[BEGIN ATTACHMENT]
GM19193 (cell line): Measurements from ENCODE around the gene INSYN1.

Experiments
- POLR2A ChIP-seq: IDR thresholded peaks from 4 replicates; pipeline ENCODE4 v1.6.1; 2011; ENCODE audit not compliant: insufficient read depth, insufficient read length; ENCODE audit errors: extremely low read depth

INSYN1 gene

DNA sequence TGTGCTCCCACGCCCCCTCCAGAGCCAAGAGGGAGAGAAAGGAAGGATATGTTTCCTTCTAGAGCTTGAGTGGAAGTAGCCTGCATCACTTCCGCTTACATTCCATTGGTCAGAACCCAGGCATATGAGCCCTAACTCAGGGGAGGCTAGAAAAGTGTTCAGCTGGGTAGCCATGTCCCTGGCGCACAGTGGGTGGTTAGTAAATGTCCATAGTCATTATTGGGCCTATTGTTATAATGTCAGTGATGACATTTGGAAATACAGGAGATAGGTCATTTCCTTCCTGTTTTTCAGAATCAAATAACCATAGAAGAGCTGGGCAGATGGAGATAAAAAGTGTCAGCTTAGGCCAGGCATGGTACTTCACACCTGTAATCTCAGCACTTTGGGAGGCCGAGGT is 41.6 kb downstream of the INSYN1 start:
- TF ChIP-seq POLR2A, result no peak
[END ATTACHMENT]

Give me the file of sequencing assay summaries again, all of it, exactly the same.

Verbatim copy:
GM19193 (cell line): Measurements from ENCODE around the gene INSYN1.

Experiments
- POLR2A ChIP-seq: IDR thresholded peaks from 4 replicates; pipeline ENCODE4 v1.6.1; 2011; ENCODE audit not compliant: insufficient read depth, insufficient read length; ENCODE audit errors: extremely low read depth

INSYN1 gene

DNA sequence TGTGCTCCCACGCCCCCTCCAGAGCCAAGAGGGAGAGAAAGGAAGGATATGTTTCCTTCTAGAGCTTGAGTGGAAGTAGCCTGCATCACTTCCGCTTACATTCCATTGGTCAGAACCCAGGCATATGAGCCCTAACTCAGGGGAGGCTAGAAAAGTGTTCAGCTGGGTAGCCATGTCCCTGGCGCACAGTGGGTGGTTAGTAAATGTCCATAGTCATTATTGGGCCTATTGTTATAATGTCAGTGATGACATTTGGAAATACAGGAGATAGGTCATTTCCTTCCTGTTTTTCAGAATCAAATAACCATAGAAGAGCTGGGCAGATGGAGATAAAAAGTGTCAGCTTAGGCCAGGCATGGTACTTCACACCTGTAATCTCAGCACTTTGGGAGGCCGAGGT is 41.6 kb downstream of the INSYN1 start:
- TF ChIP-seq POLR2A, result no peak